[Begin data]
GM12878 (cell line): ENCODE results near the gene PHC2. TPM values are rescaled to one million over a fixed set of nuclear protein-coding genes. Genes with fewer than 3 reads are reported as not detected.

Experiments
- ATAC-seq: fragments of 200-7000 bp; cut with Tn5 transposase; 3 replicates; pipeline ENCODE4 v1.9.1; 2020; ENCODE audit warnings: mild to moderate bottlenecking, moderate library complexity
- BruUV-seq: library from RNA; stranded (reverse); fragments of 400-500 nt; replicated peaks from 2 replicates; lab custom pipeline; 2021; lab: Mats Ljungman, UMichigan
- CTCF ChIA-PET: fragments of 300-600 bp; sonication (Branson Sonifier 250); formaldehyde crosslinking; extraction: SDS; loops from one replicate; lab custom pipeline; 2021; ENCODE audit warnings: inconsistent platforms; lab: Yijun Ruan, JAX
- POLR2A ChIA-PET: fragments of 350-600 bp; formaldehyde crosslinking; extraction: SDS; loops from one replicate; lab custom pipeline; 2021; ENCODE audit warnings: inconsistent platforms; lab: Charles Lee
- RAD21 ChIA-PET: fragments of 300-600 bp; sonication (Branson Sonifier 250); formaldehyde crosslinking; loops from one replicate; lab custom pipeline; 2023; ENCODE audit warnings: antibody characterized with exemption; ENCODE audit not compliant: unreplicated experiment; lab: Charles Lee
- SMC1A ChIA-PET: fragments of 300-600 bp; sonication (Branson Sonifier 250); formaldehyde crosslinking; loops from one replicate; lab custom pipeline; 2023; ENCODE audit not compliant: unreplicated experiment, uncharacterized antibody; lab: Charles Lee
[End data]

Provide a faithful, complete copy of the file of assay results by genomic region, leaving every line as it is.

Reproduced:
GM12878 (cell line): ENCODE results near the gene PHC2. TPM values are rescaled to one million over a fixed set of nuclear protein-coding genes. Genes with fewer than 3 reads are reported as not detected.

Experiments
- ATAC-seq: fragments of 200-7000 bp; cut with Tn5 transposase; 3 replicates; pipeline ENCODE4 v1.9.1; 2020; ENCODE audit warnings: mild to moderate bottlenecking, moderate library complexity
- BruUV-seq: library from RNA; stranded (reverse); fragments of 400-500 nt; replicated peaks from 2 replicates; lab custom pipeline; 2021; lab: Mats Ljungman, UMichigan
- CTCF ChIA-PET: fragments of 300-600 bp; sonication (Branson Sonifier 250); formaldehyde crosslinking; extraction: SDS; loops from one replicate; lab custom pipeline; 2021; ENCODE audit warnings: inconsistent platforms; lab: Yijun Ruan, JAX
- POLR2A ChIA-PET: fragments of 350-600 bp; formaldehyde crosslinking; extraction: SDS; loops from one replicate; lab custom pipeline; 2021; ENCODE audit warnings: inconsistent platforms; lab: Charles Lee
- RAD21 ChIA-PET: fragments of 300-600 bp; sonication (Branson Sonifier 250); formaldehyde crosslinking; loops from one replicate; lab custom pipeline; 2023; ENCODE audit warnings: antibody characterized with exemption; ENCODE audit not compliant: unreplicated experiment; lab: Charles Lee
- SMC1A ChIA-PET: fragments of 300-600 bp; sonication (Branson Sonifier 250); formaldehyde crosslinking; loops from one replicate; lab custom pipeline; 2023; ENCODE audit not compliant: unreplicated experiment, uncharacterized antibody; lab: Charles Lee